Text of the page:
Standard & Poor's says that increased demand for minerals, such as cobalt or graphite, to support diversification away from polluting fuels will benefit sub-Saharan African economies, including Mozambique's.
For Standard & Poor's (S&P) analysts, "several commodity-exporting economies in sub-Saharan Africa, particularly those in the southern and central regions of the continent, could benefit from a significant boost from increased demand for several minerals that are abundant in the region, such as cobalt, copper, graphite, lithium, magnesium, and rare earth metals."
In this sense, the economies of the region have an abundance of these materials essential to the energy transition, including graphite from Mozambique, Madagascar and Tanzania, cobalt from the Democratic Republic of Congo, and copper from DRCongo and Zambia, in addition to lithium, which is common in Zimbabwe and DRCongo.
S&P analysts write that with the impact of the green transition on the region's economies, several minerals will see increased demand and prices, given their importance in low-carbon energy production and the production of electric vehicles and batteries, examples being lithium, cobalt and graphite, which are key to the production of electric batteries, and nickel, which is widely used in low-carbon energy production, particularly wind power generation.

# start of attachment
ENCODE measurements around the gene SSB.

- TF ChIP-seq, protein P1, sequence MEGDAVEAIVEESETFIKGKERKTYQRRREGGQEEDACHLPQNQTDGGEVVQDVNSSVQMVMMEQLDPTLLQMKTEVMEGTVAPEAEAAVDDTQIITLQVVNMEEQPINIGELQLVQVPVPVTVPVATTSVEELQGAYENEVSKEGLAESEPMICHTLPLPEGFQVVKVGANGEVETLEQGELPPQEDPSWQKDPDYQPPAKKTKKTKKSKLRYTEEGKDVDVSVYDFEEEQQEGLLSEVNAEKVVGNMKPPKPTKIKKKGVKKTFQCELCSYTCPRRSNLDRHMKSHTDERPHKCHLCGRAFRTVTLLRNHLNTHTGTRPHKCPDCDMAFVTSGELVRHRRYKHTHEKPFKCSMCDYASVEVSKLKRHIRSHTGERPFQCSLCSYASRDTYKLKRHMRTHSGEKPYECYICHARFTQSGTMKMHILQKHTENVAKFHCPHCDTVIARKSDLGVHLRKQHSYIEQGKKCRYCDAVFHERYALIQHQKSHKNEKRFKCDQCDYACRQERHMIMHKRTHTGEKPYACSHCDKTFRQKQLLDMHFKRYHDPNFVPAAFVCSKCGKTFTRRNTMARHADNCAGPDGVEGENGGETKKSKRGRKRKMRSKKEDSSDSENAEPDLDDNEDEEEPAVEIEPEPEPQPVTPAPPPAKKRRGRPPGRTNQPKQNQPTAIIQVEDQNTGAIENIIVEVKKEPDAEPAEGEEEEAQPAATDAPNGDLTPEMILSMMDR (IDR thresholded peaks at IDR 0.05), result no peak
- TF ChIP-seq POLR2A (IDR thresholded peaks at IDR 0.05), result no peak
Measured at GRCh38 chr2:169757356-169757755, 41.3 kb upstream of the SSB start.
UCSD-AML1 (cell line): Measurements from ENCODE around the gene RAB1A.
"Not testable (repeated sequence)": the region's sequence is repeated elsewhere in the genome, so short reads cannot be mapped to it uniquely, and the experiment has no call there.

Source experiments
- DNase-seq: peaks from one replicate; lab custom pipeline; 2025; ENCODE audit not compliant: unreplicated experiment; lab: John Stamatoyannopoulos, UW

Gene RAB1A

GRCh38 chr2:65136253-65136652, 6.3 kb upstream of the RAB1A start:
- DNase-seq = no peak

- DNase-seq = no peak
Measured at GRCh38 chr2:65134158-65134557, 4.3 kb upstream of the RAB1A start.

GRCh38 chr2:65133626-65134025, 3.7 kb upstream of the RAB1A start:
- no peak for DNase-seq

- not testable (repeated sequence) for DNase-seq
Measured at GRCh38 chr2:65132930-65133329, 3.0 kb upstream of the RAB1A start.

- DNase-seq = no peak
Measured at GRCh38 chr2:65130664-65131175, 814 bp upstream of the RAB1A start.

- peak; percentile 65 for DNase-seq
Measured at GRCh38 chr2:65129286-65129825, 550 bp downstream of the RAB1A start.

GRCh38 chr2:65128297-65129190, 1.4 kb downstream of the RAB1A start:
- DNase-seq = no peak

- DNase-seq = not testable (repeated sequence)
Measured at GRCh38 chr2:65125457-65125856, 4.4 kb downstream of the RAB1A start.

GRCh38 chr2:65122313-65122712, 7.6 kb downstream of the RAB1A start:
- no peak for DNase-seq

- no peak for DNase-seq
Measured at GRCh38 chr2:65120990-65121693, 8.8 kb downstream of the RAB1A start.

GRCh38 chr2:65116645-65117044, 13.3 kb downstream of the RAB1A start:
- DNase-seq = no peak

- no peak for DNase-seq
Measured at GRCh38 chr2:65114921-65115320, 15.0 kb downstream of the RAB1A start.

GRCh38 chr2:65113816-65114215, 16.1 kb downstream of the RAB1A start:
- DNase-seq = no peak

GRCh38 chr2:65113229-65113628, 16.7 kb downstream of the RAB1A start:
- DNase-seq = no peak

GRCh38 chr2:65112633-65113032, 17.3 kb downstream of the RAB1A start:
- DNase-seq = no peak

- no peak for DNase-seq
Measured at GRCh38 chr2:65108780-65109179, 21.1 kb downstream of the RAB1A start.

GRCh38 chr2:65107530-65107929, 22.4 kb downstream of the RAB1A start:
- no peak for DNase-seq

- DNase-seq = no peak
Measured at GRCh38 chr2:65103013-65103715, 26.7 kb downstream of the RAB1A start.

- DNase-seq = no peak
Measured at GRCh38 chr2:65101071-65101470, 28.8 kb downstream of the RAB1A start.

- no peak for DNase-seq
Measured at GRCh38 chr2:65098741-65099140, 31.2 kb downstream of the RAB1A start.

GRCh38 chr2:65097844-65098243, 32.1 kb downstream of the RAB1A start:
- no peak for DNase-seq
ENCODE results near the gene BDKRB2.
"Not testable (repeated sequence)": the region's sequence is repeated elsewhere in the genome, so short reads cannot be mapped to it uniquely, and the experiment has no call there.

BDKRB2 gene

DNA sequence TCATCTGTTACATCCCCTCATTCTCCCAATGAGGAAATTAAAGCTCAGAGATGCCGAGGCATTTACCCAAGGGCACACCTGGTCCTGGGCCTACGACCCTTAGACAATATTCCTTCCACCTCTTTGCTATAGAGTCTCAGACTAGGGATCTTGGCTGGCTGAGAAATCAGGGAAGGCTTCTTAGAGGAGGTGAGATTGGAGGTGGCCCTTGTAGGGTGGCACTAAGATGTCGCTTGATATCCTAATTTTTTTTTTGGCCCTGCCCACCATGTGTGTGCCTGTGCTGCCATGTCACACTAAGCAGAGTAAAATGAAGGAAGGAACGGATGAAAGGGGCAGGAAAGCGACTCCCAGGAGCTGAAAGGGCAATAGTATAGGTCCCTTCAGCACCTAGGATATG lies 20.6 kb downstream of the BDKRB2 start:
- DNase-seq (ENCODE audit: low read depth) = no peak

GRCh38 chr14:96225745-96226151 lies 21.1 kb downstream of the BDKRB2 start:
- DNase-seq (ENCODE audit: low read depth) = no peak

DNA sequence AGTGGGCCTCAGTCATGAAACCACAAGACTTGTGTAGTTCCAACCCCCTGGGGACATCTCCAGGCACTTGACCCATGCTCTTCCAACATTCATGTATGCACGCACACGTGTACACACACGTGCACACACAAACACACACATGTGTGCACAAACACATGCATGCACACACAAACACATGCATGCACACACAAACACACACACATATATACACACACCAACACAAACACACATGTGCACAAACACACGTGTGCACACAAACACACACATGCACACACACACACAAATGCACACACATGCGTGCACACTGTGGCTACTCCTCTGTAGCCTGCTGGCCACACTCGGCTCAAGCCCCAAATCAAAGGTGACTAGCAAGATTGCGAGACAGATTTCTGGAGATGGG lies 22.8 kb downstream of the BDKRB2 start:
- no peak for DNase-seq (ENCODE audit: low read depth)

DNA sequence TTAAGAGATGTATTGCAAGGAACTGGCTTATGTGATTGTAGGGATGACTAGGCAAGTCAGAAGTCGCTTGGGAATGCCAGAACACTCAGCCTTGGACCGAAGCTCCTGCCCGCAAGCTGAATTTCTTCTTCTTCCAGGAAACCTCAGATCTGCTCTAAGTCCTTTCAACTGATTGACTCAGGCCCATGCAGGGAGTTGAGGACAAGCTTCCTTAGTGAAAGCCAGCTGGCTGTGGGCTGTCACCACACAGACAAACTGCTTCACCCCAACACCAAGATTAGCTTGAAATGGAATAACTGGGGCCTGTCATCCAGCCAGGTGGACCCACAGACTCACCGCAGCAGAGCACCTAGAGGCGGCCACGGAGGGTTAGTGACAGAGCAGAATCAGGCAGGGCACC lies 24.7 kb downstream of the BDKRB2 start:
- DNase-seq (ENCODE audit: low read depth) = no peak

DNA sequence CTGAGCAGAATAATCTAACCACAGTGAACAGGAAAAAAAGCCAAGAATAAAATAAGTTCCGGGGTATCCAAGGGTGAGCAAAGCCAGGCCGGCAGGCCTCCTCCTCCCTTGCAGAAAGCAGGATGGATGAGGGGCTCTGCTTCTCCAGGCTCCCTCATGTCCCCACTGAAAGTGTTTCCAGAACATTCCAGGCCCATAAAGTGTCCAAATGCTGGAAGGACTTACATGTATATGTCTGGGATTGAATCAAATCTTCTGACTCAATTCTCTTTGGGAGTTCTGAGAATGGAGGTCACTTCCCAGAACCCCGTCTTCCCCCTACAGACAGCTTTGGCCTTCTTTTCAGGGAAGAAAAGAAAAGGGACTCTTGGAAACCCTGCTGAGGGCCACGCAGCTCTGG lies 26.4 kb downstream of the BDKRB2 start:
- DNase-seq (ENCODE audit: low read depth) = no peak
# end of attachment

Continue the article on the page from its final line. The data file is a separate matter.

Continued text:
"An increase in demand for copper is also expected, given its importance in the construction of networks and power lines," point out the S&P analysts, cited by Lusa, noting that, according to the International Energy Agency, "the demand for these metals will increase dramatically in the coming decades, especially for cobalt, graphite, lithium, whose demand may increase more than 40 times compared to the current value.